Business Standard

Job creation hasn’t slowed much: CLSA


If you thought job losses and lack of employment opportunit­ies were the greatest problems facing Indian companies, think again. The workforce of YES Bank, for instance, grew 34 per cent in 2016-17 over a year earlier to 20,000. Its staff cost during the year increased 39 per cent, reveals a report by brokerage firm CLSA.

The firm’s analysts led by Mahesh Nandurkar, said, “The key takeaway is that contrary to market fears, job creation remains close to last year’s pace, helped by non-banking financial companies (NBFCs).”

The report also observes that HDFC’s earnings per employee was ~3.2 crore in 2016-17, compared with an average of a low ~27 lakh for BSE 500 companies. It added, through Reliance Jio, employment opportunit­ies were created directly and indirectly for more than five million people.

CLSA analysed the annual reports of 76 Indian firms, accounting for $1 trillion or 50 per cent of the total market capitalisa­tion, keeping in view the rollout of the goods and services tax (GST), affordable housing, digitisati­on, rural recovery, Make in India and smart-city benefits.

Corporate optimism on economic growth has risen during 2017, notwithsta­nding

Slow capex cycle: Overall, corporate return on equity remained stable, but net-debt-to-equity fell 1% YoY to 26.7% in FY17. Dip in RoE and debt-equity ratios indicates slow capex cycle Job-loss worries overdone: BSE 500 companies’ jobs grew 3.4% in FY17 vs 4.2% in FY16. Drivers: IT and finance Biggest hiring: YES Bank’s workforce grew 34% YoY to 20,000. Highest No. of employees: TCS and Coal India are the only listed firms with 300,000 permanent staff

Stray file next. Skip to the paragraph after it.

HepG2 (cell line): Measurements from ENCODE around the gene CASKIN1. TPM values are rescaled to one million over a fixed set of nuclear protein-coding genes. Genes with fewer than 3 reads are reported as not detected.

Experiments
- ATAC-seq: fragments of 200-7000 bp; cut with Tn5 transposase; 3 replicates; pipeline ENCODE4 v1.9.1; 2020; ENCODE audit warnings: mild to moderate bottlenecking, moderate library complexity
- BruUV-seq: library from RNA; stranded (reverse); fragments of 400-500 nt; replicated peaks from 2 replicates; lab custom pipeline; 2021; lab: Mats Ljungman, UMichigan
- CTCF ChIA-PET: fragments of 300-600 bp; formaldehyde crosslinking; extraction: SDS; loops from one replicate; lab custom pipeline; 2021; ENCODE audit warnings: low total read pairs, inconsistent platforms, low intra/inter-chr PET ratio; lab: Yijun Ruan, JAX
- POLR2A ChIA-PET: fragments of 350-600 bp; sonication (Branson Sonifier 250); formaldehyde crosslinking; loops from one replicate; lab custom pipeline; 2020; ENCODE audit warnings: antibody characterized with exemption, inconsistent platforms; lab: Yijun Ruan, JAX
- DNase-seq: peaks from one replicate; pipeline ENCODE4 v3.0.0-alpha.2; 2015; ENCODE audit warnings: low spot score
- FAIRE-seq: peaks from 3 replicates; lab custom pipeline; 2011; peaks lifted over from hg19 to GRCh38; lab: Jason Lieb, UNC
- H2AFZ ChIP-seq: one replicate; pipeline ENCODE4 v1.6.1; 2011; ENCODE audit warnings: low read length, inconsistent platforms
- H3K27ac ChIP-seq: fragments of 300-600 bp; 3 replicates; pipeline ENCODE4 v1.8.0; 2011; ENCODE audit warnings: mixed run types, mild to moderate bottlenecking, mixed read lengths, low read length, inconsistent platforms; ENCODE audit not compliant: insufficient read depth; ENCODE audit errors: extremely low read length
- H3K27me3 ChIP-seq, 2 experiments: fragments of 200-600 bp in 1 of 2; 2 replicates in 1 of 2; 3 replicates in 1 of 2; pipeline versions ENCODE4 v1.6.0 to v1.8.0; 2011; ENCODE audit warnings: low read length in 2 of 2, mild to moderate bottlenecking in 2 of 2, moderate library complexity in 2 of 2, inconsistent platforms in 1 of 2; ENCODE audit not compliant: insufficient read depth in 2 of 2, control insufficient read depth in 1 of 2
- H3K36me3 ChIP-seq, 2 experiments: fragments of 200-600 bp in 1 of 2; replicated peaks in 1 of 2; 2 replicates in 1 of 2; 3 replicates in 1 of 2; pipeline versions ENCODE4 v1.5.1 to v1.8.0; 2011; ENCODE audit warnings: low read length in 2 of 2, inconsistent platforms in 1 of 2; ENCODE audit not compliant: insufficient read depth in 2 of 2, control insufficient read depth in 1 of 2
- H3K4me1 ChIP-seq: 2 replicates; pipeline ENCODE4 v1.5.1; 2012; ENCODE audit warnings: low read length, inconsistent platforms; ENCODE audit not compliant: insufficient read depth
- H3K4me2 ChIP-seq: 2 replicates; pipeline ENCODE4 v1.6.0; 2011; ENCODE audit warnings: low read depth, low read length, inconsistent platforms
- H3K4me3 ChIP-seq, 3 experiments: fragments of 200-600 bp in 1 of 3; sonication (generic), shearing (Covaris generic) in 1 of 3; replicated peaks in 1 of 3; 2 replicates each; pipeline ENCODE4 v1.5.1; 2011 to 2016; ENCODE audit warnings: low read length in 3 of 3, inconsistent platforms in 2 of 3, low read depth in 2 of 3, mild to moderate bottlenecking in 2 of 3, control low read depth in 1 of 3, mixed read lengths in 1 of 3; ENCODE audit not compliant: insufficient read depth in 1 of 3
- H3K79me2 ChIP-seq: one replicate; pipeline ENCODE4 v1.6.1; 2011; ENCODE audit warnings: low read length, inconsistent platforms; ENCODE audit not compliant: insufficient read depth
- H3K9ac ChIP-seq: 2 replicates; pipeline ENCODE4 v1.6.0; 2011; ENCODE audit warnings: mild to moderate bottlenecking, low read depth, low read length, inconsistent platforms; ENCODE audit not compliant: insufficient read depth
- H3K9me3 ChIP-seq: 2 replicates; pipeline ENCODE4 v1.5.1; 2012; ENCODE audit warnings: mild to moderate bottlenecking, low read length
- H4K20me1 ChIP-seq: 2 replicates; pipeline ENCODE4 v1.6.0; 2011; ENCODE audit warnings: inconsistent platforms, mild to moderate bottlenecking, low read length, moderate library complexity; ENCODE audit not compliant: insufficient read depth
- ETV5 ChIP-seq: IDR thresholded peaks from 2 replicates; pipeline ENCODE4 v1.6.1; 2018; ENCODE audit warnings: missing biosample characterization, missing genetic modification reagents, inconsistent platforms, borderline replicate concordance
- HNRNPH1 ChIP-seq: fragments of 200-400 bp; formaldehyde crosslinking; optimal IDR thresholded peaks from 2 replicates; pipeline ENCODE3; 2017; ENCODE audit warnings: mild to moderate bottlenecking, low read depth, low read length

Women employees: TCS has the highest number of among listed firms at 34% of its total workforce Biggest employers: Financials and tech firms together employ more than 40% of the workforce

Disparity in salary: Ratio of CEO/MD salaries to that of median employees is the highest for Hero MotoCorp at 731x and lowest for PSUs such as SBI at 2.5x

the near-term disruptive impact of the reforms. Most CEOs expect a rural recovery and see the housing scheme as a growth driver, the analysts write.

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